Amtec cites Graley v. Columbia LaGrange Hospital, 881 N.E. 2d 370 (Ill. App. Ct. 2007), for the proposition that an interlocutory appeal can have a collateral estoppel effect. (Mot. Par. 14). However, Graley does not relate to aninterlocutory appeal brought pursuant to Rule 307(a)(1), but rather relates to an interlocutory appeal brought pursuant to Illinois Supreme Court Rule 306. Id. at 373. Thus, Graley is inapposite, and Amtec's reliance on Graley is therefore misplaced. The doctrine of collateral estoppel does not preclude Plaintiffs in this case from litigating the issue of whether Amtec is a successor brewer under BIFDA.
IV. Consideration of the Record from the 2008 Action
We note that to support its arguments related to Plaintiffs'earlier judicial admissions and the collateral estoppel effect of 2008 Action, Amtec has attached the record from the 2008 Action to its motion to dismiss. For a motion to dismiss pursuant to Rule 12(b)(6), with limited exceptions, the focus is solely upon the allegations in the complaint. Centers v. Centennial Mortg., Inc., 398 F.3d 930, 933 (7th Cir. 2005)(stating that "[w]hen ruling on a motion to dismiss, the court generally should consider only the allegations of the complaint"). However, the court may take judicial notice of matters of public record, such as public court documents, and may consider such documents without converting the Rule 12(b) motion to dismiss into a Federal Rule of Civil Procedure 56 motion for summary judgment. Henson v. CSC Credit Services, 29 F.3d 280, 284 (7th Cir. 1994). Thus, in ruling on Amtec's motion to dismiss, we have considered the record from the 2008 Action.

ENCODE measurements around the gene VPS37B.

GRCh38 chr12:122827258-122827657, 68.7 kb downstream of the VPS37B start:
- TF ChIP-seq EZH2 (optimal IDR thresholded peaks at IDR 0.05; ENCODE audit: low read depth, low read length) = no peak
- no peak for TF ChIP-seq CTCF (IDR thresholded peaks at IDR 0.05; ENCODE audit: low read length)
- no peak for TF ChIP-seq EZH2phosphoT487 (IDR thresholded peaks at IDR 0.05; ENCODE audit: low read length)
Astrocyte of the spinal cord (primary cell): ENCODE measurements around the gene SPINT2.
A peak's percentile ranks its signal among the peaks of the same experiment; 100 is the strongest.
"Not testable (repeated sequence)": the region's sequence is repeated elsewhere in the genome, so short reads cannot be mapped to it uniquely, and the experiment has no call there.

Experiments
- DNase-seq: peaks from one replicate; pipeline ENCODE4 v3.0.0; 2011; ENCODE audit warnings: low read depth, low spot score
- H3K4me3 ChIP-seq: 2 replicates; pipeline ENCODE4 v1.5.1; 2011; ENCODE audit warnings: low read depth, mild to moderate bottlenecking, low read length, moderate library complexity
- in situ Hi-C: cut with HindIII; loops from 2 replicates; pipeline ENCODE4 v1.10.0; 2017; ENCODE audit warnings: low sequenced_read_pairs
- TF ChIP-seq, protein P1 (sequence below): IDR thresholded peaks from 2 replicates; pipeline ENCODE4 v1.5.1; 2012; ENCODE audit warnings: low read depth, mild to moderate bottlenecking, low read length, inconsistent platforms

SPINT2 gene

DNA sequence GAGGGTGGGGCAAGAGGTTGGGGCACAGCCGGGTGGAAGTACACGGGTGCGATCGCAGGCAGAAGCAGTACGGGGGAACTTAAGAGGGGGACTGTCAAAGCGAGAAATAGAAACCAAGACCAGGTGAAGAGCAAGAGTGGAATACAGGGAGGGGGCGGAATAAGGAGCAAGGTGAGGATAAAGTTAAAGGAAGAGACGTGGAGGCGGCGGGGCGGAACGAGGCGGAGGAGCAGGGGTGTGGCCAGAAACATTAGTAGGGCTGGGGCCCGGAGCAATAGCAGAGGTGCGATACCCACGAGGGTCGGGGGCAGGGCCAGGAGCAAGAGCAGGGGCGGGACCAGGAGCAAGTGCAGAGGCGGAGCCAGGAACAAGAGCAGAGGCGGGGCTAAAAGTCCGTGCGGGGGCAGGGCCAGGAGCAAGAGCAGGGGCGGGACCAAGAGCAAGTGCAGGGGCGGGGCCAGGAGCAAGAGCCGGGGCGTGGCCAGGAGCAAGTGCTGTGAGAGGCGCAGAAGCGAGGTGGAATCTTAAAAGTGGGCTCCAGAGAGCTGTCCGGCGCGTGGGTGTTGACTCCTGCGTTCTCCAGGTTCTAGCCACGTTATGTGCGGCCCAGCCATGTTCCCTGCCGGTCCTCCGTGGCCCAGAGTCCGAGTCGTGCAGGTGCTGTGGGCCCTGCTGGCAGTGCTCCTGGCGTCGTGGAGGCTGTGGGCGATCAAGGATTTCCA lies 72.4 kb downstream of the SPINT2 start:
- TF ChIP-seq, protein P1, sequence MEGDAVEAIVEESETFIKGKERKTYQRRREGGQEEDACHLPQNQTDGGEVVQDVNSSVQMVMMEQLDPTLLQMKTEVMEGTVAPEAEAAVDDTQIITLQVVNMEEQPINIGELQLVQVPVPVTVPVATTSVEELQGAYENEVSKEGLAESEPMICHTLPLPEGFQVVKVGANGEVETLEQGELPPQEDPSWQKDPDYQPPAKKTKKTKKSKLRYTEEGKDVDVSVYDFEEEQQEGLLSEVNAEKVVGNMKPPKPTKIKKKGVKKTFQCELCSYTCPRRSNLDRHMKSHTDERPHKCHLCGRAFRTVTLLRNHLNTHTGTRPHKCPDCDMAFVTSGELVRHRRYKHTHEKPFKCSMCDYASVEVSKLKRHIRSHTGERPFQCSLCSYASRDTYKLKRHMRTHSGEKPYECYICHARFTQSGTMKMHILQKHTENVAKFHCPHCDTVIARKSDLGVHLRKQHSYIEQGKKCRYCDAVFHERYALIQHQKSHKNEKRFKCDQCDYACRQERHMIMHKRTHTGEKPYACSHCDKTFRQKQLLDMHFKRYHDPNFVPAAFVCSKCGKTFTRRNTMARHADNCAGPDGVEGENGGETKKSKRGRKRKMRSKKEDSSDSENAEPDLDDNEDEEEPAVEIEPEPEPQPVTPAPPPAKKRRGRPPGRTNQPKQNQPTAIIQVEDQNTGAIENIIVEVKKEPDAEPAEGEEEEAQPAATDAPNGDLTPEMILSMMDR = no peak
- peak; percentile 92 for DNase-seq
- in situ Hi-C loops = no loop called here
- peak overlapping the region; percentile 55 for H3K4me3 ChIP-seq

The record related to the 2008 Action includes the affidavit of Amtec's President, Boguslaw Pajor, who stated therein that Amtec acquired its import rights directly from the manufacturer and did not acquire its import rights from Star Brand. (Ex. C, 120-21). The record also includes letters from the manufacturer terminating its relationship with Star Brands (Ex. C, 38) and certifying that Amtec became the sole importer of Zywiec effective January 24, 2008 (Ex. C, 35). In addition, the record includes withdrawal statements filed by Star Brands with the Illinois Liquor Control Commission (Ex. C, 132-40), which according to Amtec, show that it was Star Brands who withdrew Plaintiffs' distribution rights, and that therefore "any allegations by Plaintiffs that [Plaintiffs' distribution rights] were terminated by Amtec, and not by Star Brands, are incorrect". (Mot. Par. 13). Given Plaintiffs' allegation that "notwithstanding Amtec's representations to the contrary, Amtec did make a payment to Star Brands at or about the time Amtec acquired the rights to import and distribute Zywiec Beer to wholesalers in, inter alia, the State of Illinois," (Compl. Par. 10)(emphasis added), the record from the 2008 Action is nondispositive. At this juncture, Plaintiffs have alleged sufficient facts to defeat a motion to dismiss. At the summary judgment stage, Plaintiffs will have to point to sufficient evidence to support their claims. Therefore, we deny Amtec's motion to dismiss.
Based on the foregoing analysis, we deny Amtec's motion to dismiss.
Samuel Der-Yeghiayan United States District Court Judge